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By: Ian McNally

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May 20th, 2016

14 Tips for Better Front End Testing

Languages, Tools, Frameworks

In the last few years, test driven development on front end code has proliferated, thanks to javascript frameworks that make it easier. Here are a few tips I picked up along the way to make testing faster, easier and more comprehensive.

 

1. Test output (how the DOM changes), not what happens behind the scenes (implementation)

Think about the user’s perspective and how they would interact with the component(s). Testing output allows you to change implementation, without affecting output. That means tests only break when there’s an actual functionality change.

"We fear change" from Wayne's World

 

2. Make reusable components that can be tested in isolation

They’re easier to test and makes tracking down changes faster.

Reduce, reuse, recycle

3. Cut down on the amount of DOM rendering in tests

When setting up your tests, prefer `before` not `beforeEach` to cut down on repeat renderings. It can slow things down considerably.

Liz Lemon says "Let's do this"

4. Isolate mutations to tests contexts

Relying on other cases mutating state or DOM leads to brittle tests that are hard to refactor or reason about. Test blocks contexts should be self-sufficient. Resist the urge to share data.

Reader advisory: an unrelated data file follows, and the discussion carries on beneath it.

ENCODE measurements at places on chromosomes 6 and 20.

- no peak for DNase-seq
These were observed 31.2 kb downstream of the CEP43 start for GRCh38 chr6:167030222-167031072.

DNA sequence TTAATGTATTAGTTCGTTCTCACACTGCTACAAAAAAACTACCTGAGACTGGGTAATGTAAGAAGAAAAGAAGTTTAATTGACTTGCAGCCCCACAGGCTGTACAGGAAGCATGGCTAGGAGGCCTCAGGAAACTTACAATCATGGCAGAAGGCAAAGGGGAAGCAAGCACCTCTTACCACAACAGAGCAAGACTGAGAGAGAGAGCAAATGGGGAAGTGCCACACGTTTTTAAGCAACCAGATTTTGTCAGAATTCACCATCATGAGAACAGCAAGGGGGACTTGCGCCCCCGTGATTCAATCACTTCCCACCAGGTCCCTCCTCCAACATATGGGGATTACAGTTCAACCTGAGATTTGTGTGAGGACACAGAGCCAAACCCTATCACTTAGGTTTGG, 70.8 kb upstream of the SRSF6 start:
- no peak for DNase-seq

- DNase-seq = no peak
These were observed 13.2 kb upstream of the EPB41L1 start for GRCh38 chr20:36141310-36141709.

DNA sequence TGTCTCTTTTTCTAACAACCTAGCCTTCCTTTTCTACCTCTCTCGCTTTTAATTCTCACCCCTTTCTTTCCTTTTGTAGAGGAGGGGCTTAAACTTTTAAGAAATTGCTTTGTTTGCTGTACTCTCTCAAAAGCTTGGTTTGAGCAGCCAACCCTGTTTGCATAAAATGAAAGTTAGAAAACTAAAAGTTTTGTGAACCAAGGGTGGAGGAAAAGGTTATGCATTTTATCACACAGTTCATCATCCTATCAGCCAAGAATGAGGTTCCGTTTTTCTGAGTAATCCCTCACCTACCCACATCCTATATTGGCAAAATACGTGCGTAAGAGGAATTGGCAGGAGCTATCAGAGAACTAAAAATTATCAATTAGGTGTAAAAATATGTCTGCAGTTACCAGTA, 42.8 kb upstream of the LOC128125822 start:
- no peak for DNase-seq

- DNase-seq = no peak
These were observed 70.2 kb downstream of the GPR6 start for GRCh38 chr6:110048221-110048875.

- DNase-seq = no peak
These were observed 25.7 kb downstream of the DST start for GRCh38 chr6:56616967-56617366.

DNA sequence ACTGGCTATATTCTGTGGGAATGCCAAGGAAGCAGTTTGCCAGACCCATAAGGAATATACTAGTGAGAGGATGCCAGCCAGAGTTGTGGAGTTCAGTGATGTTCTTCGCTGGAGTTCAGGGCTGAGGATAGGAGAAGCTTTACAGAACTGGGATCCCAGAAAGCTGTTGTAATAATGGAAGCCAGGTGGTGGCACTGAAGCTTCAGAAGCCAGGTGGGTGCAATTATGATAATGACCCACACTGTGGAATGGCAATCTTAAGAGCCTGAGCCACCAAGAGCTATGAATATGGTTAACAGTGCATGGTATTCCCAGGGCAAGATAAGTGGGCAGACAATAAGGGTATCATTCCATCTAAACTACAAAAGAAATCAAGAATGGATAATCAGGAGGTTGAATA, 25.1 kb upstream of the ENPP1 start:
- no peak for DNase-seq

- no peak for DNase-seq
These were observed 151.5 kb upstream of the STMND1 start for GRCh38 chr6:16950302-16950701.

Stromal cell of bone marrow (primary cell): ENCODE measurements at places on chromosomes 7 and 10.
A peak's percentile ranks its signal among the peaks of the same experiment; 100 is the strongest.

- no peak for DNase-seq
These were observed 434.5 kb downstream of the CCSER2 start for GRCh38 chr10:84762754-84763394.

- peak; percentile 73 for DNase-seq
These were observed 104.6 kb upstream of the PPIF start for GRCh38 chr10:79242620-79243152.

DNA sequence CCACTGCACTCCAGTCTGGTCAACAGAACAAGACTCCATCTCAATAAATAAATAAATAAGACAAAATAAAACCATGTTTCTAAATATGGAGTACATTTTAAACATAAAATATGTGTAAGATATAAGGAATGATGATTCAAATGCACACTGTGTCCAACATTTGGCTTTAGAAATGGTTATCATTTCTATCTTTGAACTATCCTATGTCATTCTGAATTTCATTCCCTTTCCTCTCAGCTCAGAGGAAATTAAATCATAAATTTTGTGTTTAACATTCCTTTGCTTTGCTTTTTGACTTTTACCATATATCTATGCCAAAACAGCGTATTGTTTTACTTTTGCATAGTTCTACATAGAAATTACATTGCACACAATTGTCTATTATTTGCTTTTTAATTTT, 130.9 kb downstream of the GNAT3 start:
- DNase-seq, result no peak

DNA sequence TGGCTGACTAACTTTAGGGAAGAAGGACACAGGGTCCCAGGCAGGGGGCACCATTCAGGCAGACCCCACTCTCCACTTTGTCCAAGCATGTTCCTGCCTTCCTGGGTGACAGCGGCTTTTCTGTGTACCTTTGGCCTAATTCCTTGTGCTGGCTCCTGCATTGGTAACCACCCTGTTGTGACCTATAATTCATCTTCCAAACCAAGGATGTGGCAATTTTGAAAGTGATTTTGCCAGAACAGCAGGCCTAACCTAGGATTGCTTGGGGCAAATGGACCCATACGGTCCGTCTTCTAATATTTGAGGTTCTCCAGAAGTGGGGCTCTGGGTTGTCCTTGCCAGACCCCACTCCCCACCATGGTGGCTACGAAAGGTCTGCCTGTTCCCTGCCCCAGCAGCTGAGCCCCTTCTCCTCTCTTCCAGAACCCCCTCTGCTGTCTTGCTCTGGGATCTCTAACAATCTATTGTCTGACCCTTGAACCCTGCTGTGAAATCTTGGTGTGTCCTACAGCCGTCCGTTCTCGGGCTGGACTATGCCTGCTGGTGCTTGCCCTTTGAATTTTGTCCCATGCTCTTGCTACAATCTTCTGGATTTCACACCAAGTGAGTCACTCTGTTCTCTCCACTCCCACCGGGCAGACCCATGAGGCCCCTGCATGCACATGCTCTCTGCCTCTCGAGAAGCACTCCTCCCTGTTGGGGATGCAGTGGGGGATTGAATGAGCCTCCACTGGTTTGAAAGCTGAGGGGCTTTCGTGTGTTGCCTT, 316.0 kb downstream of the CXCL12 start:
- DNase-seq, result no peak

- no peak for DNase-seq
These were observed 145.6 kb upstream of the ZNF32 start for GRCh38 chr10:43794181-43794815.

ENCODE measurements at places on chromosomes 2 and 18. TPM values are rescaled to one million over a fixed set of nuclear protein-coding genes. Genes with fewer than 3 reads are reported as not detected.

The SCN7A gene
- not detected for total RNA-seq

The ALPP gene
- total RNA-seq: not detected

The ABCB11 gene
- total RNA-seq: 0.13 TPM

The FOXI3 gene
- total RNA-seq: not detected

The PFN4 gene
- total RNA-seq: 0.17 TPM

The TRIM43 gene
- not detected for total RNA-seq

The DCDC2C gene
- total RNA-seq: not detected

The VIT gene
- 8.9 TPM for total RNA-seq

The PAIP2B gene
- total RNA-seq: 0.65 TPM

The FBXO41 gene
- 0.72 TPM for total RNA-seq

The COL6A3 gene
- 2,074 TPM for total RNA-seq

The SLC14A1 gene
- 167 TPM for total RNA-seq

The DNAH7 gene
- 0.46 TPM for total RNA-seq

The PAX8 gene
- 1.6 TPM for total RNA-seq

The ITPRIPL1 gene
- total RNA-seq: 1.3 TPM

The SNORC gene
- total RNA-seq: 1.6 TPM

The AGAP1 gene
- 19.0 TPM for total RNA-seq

Beyonce flips her hair because she's self sufficient

5. Be explicit and don’t abstract too much setup or repetition

By writing out and repeating steps, it’s easier to scan the code while under stress.

The Beatles montage

6. Choose a tool that allows you to isolate cases for a faster feedback cycle.

Have and use the ability to isolate a test or tests, without running them all. It’s easier to focus and faster to find the change.

Cat staring into the distance feeling alone

7. Turn on source maps, if applicable

Get pointed to the source code quicker, if you’re using a compiler.

"What year is it?" asks the guy from Jumanji

8. Use a headless browser and rerun tests on file change

The key to TDD is speed, speed, speed.

A headless ghost turns a pole

9. Allow for in-browser debugging

For the times you just need that Chrome dev tools. (And maybe Firefox or Safari)

A web browser from a video game

10. Have consistent names for your test blocks

File names, methods, modules

Belle swings on her library's ladder

11. Make your `describe`, `context`, `it` descriptions human readable

  • Mad lib style: [Module name], when [state], (and), it [behavior]

12. Include polyfills if testing on different browsers

Browsers behave differently, especially older versions of PhantomJS versus something like Chrome. A polyfill like es5-shim will get you to parity.

Daenerys says "I shall show you no mercy"

13. Use a pluggable expectation system for more meaningful assertions

For example, chai-jsx (or expect-jsx or jasmine-expect-jsx), if you’re using React, allows you to assert with JSX on a component. Same goes for libraries like immutable, sinon, bluebird.

Man plugins in cord and smiles foolishly

14. Fail the build on console.error

A third party developer is politely telling you there’s been a horrible problem, without crashing your app (isn’t that all you can ask for in a client-side app?). This happens with prop type validation errors in React.

Leslie Knope yells "No"

 

Want to get started on a new front end project quickly, with a great testing setup already in place?Check out Stride's 2016 web boilerplate project.

 

If you found this helpful and would like to learn more about Stride. Click the link below to contact us!

Let's up your game.

About Ian McNally

Ian is a lead consultant at Stride.

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